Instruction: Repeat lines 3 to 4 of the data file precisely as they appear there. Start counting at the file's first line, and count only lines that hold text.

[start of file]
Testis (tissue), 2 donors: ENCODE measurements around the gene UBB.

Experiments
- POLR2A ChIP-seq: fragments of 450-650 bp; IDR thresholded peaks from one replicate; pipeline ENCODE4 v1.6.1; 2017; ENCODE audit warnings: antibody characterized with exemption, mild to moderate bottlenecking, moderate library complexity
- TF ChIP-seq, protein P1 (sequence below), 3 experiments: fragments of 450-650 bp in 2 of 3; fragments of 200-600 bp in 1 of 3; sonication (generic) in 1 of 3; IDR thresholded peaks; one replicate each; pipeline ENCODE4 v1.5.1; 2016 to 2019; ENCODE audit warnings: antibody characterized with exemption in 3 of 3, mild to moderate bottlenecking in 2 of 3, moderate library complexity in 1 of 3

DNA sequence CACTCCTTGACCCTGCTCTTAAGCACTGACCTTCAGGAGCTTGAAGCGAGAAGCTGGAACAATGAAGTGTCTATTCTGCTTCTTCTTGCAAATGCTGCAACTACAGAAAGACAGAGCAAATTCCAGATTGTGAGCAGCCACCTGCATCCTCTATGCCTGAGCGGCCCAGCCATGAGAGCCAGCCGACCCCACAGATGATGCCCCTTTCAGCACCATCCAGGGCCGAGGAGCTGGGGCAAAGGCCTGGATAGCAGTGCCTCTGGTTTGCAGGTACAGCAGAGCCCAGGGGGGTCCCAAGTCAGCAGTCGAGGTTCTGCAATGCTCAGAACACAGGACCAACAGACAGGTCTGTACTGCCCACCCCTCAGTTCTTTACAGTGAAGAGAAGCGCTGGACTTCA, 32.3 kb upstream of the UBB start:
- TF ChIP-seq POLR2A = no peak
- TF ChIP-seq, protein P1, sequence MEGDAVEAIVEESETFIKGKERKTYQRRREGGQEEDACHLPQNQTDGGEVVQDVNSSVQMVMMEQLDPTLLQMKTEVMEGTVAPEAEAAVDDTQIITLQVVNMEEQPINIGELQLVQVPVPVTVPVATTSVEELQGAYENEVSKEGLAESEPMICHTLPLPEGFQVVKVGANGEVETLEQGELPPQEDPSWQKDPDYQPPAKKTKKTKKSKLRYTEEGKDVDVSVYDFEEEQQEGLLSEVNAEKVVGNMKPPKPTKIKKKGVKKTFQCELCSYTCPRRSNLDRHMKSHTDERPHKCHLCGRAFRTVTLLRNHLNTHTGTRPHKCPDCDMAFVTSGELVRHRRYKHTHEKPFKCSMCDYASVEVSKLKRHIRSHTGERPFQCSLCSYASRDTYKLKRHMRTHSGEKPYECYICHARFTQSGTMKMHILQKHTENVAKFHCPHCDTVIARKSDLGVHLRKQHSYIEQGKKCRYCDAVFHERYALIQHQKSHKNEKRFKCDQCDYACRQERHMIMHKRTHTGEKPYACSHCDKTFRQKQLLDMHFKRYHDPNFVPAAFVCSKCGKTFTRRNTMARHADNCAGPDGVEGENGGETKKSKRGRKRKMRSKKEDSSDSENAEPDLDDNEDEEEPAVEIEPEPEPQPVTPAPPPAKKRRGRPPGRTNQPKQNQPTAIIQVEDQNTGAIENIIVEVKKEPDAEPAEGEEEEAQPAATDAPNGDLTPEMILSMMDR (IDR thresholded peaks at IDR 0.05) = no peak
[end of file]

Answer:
- POLR2A ChIP-seq: fragments of 450-650 bp; IDR thresholded peaks from one replicate; pipeline ENCODE4 v1.6.1; 2017; ENCODE audit warnings: antibody characterized with exemption, mild to moderate bottlenecking, moderate library complexity
- TF ChIP-seq, protein P1 (sequence below), 3 experiments: fragments of 450-650 bp in 2 of 3; fragments of 200-600 bp in 1 of 3; sonication (generic) in 1 of 3; IDR thresholded peaks; one replicate each; pipeline ENCODE4 v1.5.1; 2016 to 2019; ENCODE audit warnings: antibody characterized with exemption in 3 of 3, mild to moderate bottlenecking in 2 of 3, moderate library complexity in 1 of 3